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Ashland High School Climate Change Solutions class member Grace Schroeder speaks at the class’s Jan. 13 presentation at the Bellview Grange. Photo by Nina Egert

Act Locally: High school students keep on eye on the climate

Ashland High School science teacher Jim Hartman arranged for students from his Climate Change course to offer their thoughts to a packed room at the Bellview Grange on Jan. 13. This was the third in a series of monthly student presentations.

Since the course’s last public gathering (, a significant global conference on climate change, COP24, was held in Katowice, Poland. Not surprisingly, this event was the topic of two of the students’ discussions.

Orion Glover offered a comprehensive overview of the conference’s issues and conclusions — most importantly, that, despite serious wavering by the Trump administration, COP24 provided momentum for participants of the 2015 Paris agreement, including several environmentally committed states, to continue working to reverse greenhouse gas emissions.

Claire Glassford spoke about autistic Swedish teenager, Greta Thunberg, who had openly chided adult participants at COP24 for not taking stronger measures to prevent climate change. Because of her courageous tone, Thunberg has emerged as the conference’s heroic figure, especially for high school age environmentalists (see Greta’s full speech at COP24, An audience member commented that Thunberg’s paternal ancestor, Svante Arrhenius, received the 1903 Nobel Prize in Chemistry for his research linking carbon emissions (from the Industrial Revolution) to the “greenhouse effect” (i.e. a rise in earth’s temperature).

Freshman Angel Padilla entertained the audience with several Spanish love songs. Guest speaker Alli French discussed a number of exciting educational programs being offered at Talent Maker City (, Student Hailey Carroll reminded the audience that happiness is an arbitrary state of mind — that the key to our happiness is for us to decide to be grateful for what we have, rather than striving for that which is unobtainable.

Most relevant for Act Locally readers was Grace Schroeder’s talk on how to reduce emissions from consumption. Using data derived from Ashland’s Climate and Energy Action Plan, Grace offered a number of solutions Ashlanders can take to reduce their greenhouse gas (GHG) emissions. Among her suggestions were:

Purchasing local products (to avoid emission costs added in through transportation),

Being conscious of how food and solid waste are disposed,

Switching to an electric vehicle, and

Buying second-hand clothing and household items.

As the students offered their presentations, slides of charts culled from pages of the Climate and Energy Action Plan were being projected behind the speakers. I was curious to learn more about the data included in these charts. I contacted Stu Green, Ashland’s Climate and Energy Analyst.

Among the projected images was a pie chart entitled Summary of Ashland’s 2015 Community GHG Emissions. Stu explained that the climate committee had created this by gathering some hard data from residents’ municipal water and electricity bills, as well as natural gas usage from our Avista Utilities bills, then estimating amounts of other types of emission-generating actions, like on-road travel, residents’ purchase of food and household items, etc. Both the concrete and the estimated figures were subsequently plugged into a protocol for calculating a municipality’s GHG emissions, as established by the International Council for Local Environmental Initiatives (ICLEI) (see or, more specifically, The pie chart projected behind the student speakers reflected percentages based upon these calculations.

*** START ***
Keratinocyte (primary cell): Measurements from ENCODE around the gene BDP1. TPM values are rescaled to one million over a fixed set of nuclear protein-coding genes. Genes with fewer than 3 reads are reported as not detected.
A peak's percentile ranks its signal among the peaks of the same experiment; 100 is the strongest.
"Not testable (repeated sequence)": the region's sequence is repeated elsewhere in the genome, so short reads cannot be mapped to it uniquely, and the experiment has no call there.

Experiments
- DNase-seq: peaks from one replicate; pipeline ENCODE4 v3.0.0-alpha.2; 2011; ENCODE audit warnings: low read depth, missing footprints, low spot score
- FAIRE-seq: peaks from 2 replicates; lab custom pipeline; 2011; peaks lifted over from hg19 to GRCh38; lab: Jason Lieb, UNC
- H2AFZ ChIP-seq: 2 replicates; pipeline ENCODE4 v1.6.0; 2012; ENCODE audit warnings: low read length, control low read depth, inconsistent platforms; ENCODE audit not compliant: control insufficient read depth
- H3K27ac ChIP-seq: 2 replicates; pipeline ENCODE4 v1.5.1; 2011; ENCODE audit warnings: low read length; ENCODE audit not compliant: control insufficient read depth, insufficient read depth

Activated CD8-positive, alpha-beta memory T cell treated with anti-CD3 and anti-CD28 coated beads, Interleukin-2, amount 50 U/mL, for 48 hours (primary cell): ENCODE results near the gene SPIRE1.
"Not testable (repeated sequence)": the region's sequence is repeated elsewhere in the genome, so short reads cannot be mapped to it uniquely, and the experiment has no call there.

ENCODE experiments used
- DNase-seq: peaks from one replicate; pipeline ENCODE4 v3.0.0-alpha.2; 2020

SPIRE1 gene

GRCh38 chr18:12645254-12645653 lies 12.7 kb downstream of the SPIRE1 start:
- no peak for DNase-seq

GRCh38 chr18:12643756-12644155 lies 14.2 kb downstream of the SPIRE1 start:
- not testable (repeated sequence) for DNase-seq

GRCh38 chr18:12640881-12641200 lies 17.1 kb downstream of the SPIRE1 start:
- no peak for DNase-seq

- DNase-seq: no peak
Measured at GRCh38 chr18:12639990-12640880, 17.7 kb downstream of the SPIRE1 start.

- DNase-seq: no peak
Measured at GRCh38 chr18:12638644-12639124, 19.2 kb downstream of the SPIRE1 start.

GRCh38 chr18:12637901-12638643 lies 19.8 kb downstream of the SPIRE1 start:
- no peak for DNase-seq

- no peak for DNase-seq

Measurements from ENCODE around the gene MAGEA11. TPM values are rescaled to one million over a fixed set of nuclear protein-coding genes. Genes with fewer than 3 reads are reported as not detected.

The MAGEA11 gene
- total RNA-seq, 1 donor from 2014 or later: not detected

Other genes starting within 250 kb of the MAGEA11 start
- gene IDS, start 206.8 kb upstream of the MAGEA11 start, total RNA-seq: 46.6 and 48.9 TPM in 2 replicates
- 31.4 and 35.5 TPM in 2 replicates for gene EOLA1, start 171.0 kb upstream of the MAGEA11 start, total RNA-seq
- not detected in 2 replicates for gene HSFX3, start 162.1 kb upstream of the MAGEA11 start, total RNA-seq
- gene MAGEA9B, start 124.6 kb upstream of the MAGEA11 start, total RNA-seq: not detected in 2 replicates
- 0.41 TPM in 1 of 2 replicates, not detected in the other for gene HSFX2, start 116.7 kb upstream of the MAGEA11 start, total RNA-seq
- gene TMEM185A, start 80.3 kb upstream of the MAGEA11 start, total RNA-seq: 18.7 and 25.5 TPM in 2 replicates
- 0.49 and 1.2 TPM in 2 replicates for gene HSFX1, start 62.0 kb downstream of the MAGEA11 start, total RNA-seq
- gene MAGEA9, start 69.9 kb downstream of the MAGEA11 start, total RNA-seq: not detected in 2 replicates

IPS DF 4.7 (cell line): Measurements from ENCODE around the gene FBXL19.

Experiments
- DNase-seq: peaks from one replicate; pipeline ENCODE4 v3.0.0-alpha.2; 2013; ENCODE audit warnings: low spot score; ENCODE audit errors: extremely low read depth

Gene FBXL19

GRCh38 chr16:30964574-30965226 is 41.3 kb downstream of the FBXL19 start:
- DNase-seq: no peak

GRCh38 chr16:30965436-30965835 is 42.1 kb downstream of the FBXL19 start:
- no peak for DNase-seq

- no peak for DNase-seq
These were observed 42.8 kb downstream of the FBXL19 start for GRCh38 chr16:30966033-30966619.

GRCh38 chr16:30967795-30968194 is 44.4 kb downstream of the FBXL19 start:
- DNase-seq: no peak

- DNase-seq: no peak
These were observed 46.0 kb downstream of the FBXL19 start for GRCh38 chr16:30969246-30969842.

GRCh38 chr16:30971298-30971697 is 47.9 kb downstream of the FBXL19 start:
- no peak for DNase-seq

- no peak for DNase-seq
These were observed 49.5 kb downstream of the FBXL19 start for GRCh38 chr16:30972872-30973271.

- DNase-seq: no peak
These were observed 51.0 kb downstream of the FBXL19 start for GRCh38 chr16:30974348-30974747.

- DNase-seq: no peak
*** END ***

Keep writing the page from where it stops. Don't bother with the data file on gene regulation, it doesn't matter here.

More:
I felt my inner Greta Thunberg cringing. Which was more troubling — the city obtaining data from personal financial statements, or using numerical guesses to create official documents?

To its credit, the climate committee had acknowledged the problem. Questioning some of their models, another chart was included in the 2015 report, that estimated the amount of “uncertainty” in the report’s figures, along with a statement: “There is some degree of uncertainty in any GHG inventory. This uncertainty can come from incomplete data or uncertainty in translating units of activity into emissions.” (The “uncertainty” chart was also one of the slides projected behind the student speakers at Bellview Grange.)

My inner Greta also found another element of the Climate Plan problematic. In brief, the commission was mandated to calculate emissions for activities only within Ashland’s official city limits. However, commercial trucks running along I-5 and agricultural businesses, both of which produce significant GHG emissions, operate just outside city boundaries. If these additional types of emissions had been included, the report’s percentages would read very differently.

The action I will be taking is to work with Stu Green to unpack relevant and reliable information contained within the report for future installments of this column.

In the meantime, readers can Act Locally by checking out the 128-page CEAP Plan (, or a much shorter background report (

And, of course, Ashlanders are encouraged to support our impressive high school environmentalists at their next public presentation, which will occur on March 10. Check for information.

Ashland resident, author and anthropologist Nina Egert has been a lay environmentalist since the early 1970s.

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